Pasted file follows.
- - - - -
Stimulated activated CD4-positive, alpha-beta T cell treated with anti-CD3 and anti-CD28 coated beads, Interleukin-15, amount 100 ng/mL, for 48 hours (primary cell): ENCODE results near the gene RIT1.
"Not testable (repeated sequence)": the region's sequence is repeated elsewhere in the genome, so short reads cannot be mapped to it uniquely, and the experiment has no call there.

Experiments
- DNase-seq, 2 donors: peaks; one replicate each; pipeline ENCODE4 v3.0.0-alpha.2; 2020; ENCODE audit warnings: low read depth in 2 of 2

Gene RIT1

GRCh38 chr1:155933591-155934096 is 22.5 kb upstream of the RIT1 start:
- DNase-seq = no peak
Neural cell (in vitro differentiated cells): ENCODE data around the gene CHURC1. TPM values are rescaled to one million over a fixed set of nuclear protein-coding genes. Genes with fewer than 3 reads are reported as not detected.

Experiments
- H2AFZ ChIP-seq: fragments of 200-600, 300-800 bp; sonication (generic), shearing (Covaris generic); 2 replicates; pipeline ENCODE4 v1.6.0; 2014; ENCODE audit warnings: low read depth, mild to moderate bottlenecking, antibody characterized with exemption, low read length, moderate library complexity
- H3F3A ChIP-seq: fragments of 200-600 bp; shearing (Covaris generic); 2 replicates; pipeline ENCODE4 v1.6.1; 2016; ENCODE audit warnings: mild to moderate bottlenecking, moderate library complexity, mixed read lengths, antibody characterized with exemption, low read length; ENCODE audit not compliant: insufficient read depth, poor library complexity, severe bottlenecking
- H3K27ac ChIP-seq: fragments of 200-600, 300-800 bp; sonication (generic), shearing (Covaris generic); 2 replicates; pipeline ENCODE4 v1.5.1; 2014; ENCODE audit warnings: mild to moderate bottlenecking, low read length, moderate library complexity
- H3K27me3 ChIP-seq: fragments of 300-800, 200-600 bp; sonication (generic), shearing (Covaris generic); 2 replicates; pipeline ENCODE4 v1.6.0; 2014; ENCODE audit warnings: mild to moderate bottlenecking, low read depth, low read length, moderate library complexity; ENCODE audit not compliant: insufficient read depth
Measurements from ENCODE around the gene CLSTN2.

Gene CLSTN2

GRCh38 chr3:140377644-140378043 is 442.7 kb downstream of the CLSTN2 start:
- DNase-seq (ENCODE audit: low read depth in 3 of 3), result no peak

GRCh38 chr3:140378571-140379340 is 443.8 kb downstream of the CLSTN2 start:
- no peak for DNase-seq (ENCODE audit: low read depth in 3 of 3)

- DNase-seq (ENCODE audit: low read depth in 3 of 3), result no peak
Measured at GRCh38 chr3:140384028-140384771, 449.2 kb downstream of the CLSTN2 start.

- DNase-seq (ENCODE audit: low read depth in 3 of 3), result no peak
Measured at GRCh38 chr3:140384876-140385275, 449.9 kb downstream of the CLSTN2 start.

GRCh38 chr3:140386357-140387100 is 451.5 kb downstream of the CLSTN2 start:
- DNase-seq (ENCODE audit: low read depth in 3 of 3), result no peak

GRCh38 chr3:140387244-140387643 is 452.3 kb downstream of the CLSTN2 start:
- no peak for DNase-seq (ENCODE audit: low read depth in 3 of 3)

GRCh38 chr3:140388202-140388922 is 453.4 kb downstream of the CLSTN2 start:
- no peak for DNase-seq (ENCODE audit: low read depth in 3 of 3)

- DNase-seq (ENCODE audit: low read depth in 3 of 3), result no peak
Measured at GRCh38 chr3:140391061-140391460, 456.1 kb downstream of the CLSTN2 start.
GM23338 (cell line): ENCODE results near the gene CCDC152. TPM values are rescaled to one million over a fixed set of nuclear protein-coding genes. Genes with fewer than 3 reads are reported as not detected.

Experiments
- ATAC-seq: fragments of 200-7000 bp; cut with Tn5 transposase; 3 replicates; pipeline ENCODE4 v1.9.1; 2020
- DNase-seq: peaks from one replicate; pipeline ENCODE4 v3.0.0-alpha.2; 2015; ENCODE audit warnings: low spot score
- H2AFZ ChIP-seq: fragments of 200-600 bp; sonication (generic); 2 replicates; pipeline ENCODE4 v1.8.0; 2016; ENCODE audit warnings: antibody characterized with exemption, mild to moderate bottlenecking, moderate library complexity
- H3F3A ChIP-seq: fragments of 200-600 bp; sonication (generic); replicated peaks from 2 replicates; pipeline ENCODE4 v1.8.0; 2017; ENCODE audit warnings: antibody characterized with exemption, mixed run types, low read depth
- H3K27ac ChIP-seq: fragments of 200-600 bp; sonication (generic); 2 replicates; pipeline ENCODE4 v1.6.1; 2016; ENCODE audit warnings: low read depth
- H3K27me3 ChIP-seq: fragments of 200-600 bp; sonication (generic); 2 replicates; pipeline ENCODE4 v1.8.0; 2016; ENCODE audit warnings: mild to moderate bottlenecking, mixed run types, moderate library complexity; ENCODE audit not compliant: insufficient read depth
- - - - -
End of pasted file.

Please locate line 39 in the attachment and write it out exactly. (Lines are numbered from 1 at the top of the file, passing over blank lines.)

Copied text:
- H3K27me3 ChIP-seq: fragments of 200-600 bp; sonication (generic); 2 replicates; pipeline ENCODE4 v1.8.0; 2016; ENCODE audit warnings: mild to moderate bottlenecking, mixed run types, moderate library complexity; ENCODE audit not compliant: insufficient read depth